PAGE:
Academic journal article Defense Counsel Journal

President's Page

Academic journal article Defense Counsel Journal

President's Page

Article excerpt

Assault on Protective Orders

THE continued viability of protective orders and confidentiality agreements is in jeopardy. There has been an increasing attack from some politicians, the media and members of the plaintiffs' bar against these long-established tools to protect outside disclosure of sensitive information.

Using the catchy moniker of "sunshine" statutes, bills have been introduced in Congress, as well as various state legislatures, seeking to restrict or eliminate the opportunity for judges and litigants to control the scope of dissemination of materials generated in litigation. Fortunately, these attempts have not met with success, although the issue continues to surface.

It's a right of privacy

Court orders and confidentiality agreements are used to ensure the confidentiality of sensitive, private and proprietary information. The United States recognizes a right to privacy, and the right to exclusive ownership of private property is protected under the Constitution. These rights are lost when private information becomes public or a trade secret is revealed to a competitor. If the authority of courts to issue protective orders is diminished, those fundamental rights of litigants cannot be protected. Large amounts of information are generated in litigation, and that information may become part of the public domain without the continued viability of protective orders. Those who find themselves a party to a lawsuit should not be required to surrender these rights.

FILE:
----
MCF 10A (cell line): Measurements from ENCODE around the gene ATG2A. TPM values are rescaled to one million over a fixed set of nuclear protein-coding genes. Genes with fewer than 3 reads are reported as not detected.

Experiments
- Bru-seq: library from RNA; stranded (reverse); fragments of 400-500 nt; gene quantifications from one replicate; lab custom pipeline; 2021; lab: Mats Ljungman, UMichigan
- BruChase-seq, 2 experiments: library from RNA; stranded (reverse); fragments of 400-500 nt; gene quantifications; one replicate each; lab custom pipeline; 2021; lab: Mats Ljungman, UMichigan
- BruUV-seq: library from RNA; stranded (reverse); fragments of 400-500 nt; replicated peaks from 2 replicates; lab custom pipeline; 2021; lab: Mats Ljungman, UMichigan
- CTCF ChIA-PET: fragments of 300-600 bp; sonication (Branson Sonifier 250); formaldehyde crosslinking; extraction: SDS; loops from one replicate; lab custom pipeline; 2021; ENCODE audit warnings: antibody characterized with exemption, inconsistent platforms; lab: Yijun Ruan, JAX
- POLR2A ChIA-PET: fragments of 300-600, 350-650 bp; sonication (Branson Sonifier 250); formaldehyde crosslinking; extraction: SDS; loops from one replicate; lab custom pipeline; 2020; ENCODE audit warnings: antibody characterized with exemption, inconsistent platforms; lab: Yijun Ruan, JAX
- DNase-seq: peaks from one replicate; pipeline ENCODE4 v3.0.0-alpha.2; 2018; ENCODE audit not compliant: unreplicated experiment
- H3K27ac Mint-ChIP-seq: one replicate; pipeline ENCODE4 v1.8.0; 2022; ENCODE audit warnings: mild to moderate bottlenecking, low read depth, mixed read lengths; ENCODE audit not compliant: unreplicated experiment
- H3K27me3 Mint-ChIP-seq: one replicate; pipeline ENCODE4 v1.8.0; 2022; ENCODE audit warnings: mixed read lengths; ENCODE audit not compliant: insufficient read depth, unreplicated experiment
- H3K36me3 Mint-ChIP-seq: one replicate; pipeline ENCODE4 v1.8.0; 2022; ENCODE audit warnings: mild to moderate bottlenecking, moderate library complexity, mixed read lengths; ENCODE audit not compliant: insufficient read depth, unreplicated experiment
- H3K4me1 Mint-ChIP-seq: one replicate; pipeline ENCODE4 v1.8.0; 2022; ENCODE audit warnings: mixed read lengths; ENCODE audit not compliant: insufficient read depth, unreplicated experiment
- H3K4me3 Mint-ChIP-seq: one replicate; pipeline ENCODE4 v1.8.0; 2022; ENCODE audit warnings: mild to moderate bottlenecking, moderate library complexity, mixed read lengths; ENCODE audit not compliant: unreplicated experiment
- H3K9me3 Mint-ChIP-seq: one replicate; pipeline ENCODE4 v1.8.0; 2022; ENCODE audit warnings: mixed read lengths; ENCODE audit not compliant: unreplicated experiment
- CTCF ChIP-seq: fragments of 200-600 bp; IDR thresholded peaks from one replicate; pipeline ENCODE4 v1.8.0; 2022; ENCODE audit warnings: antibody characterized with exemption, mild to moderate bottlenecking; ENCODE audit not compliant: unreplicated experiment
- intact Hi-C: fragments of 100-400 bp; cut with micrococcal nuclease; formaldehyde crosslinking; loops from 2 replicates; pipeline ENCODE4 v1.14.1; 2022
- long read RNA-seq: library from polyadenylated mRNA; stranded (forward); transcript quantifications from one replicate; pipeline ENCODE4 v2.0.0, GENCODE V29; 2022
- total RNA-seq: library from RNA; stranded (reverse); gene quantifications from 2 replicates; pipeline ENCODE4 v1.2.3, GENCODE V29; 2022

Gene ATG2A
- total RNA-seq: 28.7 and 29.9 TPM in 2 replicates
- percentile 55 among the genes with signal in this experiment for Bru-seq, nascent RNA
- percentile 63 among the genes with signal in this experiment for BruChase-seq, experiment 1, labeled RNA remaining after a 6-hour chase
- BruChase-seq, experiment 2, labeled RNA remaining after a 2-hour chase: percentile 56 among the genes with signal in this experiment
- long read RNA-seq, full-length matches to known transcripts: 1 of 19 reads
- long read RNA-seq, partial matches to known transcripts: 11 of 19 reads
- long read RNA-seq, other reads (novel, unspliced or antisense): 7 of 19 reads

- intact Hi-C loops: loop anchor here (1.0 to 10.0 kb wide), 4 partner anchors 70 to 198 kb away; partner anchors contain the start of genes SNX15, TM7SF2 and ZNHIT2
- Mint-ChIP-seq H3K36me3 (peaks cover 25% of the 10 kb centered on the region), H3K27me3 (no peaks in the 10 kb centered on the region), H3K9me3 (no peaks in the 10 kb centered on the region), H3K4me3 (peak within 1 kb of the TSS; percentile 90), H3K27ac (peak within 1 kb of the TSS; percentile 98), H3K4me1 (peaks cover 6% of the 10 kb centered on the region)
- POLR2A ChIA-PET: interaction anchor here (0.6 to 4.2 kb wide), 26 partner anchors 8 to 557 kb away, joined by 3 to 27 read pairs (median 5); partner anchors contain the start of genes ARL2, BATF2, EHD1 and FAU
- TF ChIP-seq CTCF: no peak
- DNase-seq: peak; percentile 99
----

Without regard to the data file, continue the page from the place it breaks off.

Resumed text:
The public's ability to access information produced in litigation must be balanced with litigants' rights to privacy. Recognizing the importance of these apparently conflicting interests, the U.S. Supreme Court has never recognized a First Amendment right on the part of the public to access information used in civil litigation, nor has it recognized a right to access information exchanged in discovery.

Disclosure increases costs

If protective orders are curtailed or abolished, it is expected that the cost of litigation will increase. If confidentiality cannot be protected, parties will be inclined to fight production of documents that may be sensitive or confidential rather than risk their indiscriminate disclosure. This could make it more difficult for plaintiffs' attorneys to investigate issues in particular cases, because the consequences of public disclosure would interject much broader potential adverse results. …

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